I am not the kind of person who has usually done a “word for the year” challenge. But this year, without even really thinking about it, the word “Courage” came to me very early on. I knew I would need immense amounts of courage to go on my mission trip. I thought that would be the biggest obstacle I would face. I was wrong.

My son has been diagnosed with autism.

My daughter has begun mental health therapy.

My marriage has come to the beginning of the end.

My TMJ needed joint surgery with a disc removal and skin graft.

My church isn’t my church anymore.

And the year hasn’t come to a close yet. What I’ve learned is this: Through it all, God loves me. No matter what decisions I make. No matter what mental state I am in. He loves me. Unconditionally. Unendingly. Unblamingly. Just love, like pure spring water. Clear, unaltered, unhindered love. And it is the only saving grace I have, the only beacon of light when things look dark. It is real. It is honest. It is time-tested and true.

So, rather than the above list in the cons column, here’s what I’m choosing to focus on:

My son spoke to his Pre-K teacher for the first time a few weeks ago. And he’s learned a ton of new words that he uses freely at home.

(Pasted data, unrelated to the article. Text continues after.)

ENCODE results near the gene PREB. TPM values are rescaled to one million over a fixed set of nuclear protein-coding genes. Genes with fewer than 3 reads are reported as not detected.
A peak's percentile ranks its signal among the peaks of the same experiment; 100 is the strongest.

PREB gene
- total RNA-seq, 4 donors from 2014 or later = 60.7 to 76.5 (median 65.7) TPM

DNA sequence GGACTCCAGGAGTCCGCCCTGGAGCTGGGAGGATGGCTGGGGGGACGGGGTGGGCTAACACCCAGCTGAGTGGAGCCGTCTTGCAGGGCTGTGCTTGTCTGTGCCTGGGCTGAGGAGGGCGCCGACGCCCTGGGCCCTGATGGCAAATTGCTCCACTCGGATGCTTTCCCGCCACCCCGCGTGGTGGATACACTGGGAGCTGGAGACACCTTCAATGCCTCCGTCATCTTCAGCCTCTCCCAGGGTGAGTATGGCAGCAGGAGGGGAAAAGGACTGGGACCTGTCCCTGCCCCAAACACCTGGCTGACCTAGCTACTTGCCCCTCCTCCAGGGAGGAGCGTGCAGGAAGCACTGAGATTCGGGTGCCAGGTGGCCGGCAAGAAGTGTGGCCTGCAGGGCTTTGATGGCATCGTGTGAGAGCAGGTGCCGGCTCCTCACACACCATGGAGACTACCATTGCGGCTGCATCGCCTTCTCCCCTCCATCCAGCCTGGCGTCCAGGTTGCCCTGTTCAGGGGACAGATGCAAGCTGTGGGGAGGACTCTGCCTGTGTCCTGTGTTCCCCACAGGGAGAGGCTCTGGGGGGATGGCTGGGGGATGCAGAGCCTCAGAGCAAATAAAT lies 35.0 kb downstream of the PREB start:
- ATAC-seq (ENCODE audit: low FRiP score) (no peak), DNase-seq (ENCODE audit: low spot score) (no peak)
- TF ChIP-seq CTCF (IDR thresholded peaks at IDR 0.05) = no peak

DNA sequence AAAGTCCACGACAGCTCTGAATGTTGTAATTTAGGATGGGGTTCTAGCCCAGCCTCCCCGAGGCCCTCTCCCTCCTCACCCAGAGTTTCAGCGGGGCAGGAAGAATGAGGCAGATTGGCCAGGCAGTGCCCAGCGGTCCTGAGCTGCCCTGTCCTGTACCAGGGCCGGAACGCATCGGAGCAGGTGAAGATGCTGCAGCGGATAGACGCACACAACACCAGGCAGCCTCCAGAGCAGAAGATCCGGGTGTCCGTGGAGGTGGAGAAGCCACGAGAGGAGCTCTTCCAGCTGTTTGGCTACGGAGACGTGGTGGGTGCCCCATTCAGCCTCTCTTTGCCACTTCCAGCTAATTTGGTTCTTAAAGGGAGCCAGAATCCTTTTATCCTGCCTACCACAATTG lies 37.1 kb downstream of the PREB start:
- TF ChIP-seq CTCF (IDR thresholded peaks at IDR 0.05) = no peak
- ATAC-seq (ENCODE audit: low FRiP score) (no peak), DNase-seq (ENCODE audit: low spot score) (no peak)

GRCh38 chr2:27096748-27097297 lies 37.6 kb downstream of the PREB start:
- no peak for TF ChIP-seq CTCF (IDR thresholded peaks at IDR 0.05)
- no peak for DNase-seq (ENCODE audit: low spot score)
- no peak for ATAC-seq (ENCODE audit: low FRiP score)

My daughter is sleeping through the night, most of the time in her own room, and she is confident and happy and growing.

My marriage produced three beautiful children and I learned immense amounts about myself.

I only have two TMJ joints, so, even if the other one goes caput, I’m halfway through surgeries.

My church family, though I am not able to be present with them, loves me still, and God will bring me to another church home.

God is never going to leave me. He is never going to leave you. And more than anything in this world, He wants us to cry out to him in the middle of that black ocean called worry, fear, dread, sickness, divorce, temptation . . . whatever your ocean is called, He is there. He is always there.

Author Bio:
Sara writes Inspirational Romantic Suspense from a mini-farm in East Tennessee, where she lives with her husband and their five homeschooled children. 

She earned her Bachelor’s degree in Animal Science from the University of Tennessee and is a member of American Christian Fiction Writers and Tennessee Mountain Writers.

Her debut novel, Callum's Compass, won second place in Deep River Books' 2017 Writer's Contest. She also has a story, “Leap of Faith,” in Chicken Soup for the Soul: Step Outside Your Comfort Zone. Sara finds inspiration in her faith, her family, and the beauty of nature.

When she isn’t writing, you can find her reading, camping, and spending time outdoors with her family. To learn more about her and her work or to become a part of her email friend’s group, please visit